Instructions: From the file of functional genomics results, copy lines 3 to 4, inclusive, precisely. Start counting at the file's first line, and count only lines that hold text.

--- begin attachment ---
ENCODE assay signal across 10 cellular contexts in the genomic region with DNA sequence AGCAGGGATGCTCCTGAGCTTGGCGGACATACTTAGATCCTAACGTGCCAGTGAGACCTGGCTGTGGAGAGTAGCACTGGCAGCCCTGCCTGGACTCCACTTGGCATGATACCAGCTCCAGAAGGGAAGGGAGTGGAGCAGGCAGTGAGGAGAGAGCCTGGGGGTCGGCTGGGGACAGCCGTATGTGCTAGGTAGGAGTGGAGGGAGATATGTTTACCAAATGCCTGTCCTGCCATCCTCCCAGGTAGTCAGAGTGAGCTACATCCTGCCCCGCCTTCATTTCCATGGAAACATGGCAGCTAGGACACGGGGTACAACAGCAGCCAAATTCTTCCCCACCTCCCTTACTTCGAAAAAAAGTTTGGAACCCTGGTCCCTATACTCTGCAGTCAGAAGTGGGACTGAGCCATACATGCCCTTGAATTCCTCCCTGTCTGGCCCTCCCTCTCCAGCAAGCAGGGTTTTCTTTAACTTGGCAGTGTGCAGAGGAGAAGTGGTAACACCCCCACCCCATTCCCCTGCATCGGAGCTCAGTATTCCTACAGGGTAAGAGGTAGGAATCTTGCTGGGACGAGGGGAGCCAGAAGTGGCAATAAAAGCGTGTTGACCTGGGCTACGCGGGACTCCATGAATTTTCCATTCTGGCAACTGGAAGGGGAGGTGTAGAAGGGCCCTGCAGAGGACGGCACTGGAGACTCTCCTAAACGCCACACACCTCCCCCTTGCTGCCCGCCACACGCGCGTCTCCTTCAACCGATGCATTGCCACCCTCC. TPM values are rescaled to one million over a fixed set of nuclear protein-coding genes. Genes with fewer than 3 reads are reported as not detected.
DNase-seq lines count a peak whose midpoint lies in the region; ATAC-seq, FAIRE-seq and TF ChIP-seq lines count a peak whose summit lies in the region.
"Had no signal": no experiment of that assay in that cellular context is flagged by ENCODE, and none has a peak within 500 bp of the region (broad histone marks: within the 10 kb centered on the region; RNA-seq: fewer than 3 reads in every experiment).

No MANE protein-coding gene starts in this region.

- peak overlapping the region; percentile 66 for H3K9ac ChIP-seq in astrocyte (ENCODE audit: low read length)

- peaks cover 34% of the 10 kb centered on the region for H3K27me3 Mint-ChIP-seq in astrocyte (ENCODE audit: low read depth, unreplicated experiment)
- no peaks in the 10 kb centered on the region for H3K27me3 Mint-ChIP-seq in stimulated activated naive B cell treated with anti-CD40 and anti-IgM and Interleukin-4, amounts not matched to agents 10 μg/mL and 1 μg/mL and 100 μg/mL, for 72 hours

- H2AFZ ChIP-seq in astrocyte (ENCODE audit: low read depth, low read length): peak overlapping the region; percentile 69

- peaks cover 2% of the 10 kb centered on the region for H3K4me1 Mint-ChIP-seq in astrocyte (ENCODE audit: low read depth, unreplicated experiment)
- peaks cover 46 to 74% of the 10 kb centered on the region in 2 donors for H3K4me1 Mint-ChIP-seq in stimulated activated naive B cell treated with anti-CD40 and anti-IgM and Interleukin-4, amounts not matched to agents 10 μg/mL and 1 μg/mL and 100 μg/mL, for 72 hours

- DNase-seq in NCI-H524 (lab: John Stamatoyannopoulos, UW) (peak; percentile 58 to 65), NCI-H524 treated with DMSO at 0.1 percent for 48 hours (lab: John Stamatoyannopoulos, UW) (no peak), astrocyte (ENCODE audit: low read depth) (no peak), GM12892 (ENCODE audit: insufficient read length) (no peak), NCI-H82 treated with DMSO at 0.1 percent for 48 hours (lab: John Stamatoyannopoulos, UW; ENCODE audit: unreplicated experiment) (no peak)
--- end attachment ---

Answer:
"Had no signal": no experiment of that assay in that cellular context is flagged by ENCODE, and none has a peak within 500 bp of the region (broad histone marks: within the 10 kb centered on the region; RNA-seq: fewer than 3 reads in every experiment).

No MANE protein-coding gene starts in this region.